infowars: RFID Trackers

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RFID Trackers

Articles about radio frequency identification tags and how they are being used.

RFID Trackers Articles

[03/20/2006] ID chip finds few buyers; seller unfazed
“This device is intended to uniquely number humans. It’s embedded in the flesh, and it’s permanent. It can be read without someone’s knowledge and consent,” McIntyre said. “Scanners can be installed in doorways or ceiling tiles to track people’s comings and goings without people even being aware it’s happening. That’s not so far off.” » More

[03/20/2006] Belgians implant RFID chip in tooth
Belgian scientists at the Catholic University of Leuven have embedded an RFID chip into a tooth to show how detailed personal information can be stored. » More

[03/17/2006] RFID: Banned In New Hampshire?
Trade journal Logistics Today, citing reports by AIM Global and the American Electronics Association, say legislation currently pending in California and New Hampshire could have a sweeping and negative effect on the use of radio frequency identification. » More

[03/17/2006] Visa Debuts RFID-Enabled Payment Card
Frame that dollar bill; if Visa and MasterCard have their way, it\'ll soon be an antique. The credit card giants say they\'re moving closer to gaining acceptance in the United States for radio frequency identification-enabled \"contactless\" payment devices that can be waived near a sensor rather than swiped through a card reader. Visa Thursday even introduced a mini version of its device, about half the size of a conventional credit card. » More

[03/15/2006] Use of Implanted Patient-Data Chips Stirs Debate on Medicine vs. Privacy
When Daniel Hickey\'s doctor suggested he have a microchip implanted under his skin to provide instant access to his computerized medical record, the 77-year-old retired naval officer immediately agreed. » More

[03/15/2006] Study Says Chips in ID Tags Are Vulnerable to Viruses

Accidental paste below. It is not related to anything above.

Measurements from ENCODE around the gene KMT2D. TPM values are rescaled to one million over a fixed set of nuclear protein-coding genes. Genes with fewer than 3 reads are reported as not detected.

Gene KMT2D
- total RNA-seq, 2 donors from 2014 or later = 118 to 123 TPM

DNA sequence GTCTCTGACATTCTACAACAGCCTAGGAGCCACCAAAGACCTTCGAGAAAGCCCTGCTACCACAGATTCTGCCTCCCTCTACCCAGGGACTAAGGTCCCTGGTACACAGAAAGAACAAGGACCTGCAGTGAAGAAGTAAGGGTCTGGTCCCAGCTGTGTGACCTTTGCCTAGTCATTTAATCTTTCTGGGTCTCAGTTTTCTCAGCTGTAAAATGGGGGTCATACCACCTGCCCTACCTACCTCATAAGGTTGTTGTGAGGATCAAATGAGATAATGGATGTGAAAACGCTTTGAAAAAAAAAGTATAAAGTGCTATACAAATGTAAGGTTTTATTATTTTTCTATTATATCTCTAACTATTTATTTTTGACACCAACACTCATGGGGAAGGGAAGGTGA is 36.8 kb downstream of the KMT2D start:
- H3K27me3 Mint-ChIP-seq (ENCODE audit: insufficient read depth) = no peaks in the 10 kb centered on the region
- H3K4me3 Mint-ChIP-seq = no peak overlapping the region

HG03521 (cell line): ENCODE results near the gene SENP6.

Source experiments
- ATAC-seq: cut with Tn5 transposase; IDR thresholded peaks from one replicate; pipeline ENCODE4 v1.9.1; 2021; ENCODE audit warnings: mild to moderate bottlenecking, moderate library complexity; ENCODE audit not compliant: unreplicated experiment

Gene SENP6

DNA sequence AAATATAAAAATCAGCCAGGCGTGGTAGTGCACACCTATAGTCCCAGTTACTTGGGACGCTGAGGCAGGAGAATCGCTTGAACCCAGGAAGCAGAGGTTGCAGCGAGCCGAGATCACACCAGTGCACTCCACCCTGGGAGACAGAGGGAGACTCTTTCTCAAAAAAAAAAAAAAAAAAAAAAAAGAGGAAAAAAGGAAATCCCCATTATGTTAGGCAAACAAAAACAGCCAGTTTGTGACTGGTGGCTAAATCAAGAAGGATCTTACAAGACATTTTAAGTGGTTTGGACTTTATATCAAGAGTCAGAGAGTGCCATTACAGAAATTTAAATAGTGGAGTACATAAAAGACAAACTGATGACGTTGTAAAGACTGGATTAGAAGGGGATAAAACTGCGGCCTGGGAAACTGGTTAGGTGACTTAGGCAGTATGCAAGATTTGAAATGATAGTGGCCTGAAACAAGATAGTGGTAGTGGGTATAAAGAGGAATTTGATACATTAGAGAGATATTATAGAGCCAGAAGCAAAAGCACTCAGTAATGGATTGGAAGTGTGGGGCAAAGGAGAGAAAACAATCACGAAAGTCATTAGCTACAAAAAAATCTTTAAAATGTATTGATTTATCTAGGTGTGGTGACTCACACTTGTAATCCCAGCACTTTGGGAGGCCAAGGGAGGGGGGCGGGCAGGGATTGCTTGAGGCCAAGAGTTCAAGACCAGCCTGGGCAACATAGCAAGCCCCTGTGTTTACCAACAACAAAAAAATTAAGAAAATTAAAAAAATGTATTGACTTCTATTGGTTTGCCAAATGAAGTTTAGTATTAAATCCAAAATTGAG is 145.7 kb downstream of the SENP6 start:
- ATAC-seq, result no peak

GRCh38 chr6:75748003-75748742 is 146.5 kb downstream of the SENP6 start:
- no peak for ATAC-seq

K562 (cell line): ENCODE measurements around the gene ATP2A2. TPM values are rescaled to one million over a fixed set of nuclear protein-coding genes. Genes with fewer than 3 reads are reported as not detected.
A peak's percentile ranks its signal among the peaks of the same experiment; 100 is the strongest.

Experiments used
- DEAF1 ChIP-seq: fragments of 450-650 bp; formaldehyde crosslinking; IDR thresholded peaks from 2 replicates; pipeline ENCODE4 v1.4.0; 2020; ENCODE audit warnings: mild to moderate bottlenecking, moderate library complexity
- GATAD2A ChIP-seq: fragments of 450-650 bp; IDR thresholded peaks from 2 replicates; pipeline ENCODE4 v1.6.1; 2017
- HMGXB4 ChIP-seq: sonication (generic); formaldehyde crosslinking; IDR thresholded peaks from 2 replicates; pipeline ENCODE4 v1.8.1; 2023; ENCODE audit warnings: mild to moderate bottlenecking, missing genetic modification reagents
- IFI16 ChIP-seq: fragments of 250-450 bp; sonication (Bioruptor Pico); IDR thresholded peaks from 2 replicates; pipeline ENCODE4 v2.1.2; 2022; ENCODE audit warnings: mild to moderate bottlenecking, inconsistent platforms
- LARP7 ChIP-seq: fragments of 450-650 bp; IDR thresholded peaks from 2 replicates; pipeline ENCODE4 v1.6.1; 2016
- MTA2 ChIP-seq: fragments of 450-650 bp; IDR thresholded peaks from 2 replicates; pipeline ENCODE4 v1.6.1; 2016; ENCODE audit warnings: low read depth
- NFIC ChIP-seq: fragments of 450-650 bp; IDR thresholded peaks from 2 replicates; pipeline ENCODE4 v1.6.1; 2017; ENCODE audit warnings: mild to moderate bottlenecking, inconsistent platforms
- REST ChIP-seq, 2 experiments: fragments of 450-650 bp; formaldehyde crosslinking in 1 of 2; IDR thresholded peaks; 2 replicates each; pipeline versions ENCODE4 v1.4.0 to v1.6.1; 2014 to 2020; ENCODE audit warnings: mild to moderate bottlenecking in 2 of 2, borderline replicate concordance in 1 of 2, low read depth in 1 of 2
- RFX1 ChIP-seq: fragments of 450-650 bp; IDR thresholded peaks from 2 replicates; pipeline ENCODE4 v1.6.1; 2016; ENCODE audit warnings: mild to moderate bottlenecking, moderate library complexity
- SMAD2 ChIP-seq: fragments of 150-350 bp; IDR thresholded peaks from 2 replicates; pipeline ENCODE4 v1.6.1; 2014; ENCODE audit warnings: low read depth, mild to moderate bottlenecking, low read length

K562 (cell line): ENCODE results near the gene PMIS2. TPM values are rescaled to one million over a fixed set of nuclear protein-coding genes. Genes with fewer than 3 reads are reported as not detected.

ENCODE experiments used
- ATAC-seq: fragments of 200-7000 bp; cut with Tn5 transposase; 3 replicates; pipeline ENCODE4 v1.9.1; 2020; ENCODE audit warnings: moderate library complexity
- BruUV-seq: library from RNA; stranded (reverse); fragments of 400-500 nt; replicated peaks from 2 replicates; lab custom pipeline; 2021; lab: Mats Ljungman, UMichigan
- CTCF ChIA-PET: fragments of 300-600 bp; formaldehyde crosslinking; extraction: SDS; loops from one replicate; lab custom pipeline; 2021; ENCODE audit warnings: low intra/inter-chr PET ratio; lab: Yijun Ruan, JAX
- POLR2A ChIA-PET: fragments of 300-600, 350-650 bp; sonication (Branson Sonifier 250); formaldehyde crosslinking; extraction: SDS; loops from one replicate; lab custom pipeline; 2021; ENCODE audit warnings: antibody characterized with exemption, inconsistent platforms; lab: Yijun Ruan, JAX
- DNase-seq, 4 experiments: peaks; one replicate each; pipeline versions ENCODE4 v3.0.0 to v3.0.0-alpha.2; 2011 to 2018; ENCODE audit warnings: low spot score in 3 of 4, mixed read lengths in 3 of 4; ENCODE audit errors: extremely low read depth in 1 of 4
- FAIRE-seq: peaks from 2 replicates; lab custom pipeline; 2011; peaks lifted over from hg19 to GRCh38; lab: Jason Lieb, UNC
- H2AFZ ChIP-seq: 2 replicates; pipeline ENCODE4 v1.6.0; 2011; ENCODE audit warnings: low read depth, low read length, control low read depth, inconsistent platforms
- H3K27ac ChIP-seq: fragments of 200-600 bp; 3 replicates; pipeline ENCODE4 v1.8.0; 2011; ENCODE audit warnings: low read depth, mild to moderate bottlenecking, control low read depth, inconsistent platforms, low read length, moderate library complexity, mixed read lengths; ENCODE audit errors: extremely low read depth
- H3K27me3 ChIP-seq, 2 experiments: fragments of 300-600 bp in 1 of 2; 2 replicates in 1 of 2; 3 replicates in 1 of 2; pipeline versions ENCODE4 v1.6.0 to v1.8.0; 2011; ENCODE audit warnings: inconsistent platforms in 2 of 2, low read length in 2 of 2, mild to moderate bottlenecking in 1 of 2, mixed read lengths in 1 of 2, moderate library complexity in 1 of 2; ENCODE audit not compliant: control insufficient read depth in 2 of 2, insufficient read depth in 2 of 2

A group of European computer researchers have demonstrated that it is possible to insert a software virus into radio frequency identification tags, part of a microchip-based tracking technology in growing use in commercial and security applications. » More

[03/14/2006] Passports with embedded RFID coming to US
RFID advancements are making the technology reach many new possibilities. They\'ve considered putting them in employee ID cards, so there\'s no need to swipe to get past security checkpoints. They\'ve started putting them in student cards in certain regions of Asia, and now it seems that your typical American passport is going to have an embedded RFID chip as early as this October. » More

[03/14/2006] RFID Is Fit to Track Clothes
Wilfried Kanzok, head of logistics for central functions at German retailer Kaufhof Warenhaus, told an audience at CeBIT, the large electronics exhibition in Hanover, Germany, that mass adoption of radio frequency identification technology in the clothing and textile industry will soon be a reality. He said the benefits have been proven, with only a further decline in the price of tags necessary before widespread use can begin. » More

[03/14/2006] Old Big Brother Had a Farm
The U.S. Department of Agriculture is promoting a system that would have farm-animal owners and livestock handlers attach microchips or other ID tags to their furry and feathered charges so they could be monitored throughout their lifetimes by a centralized computer network. The National Animal Identification System, as it\'s known, has been in development by the department since 2002, with help from an agribusiness industry group that represents bigwigs like Cargill and Monsanto. » More

[03/10/2006] Couple Implants Microchips Into Hands
Amal Graafstra waves his hand in front of a locked door, and it opens. His girlfriend, Jennifer Tomblin, places her hand inches from her computer, and she is instantly signed on. » More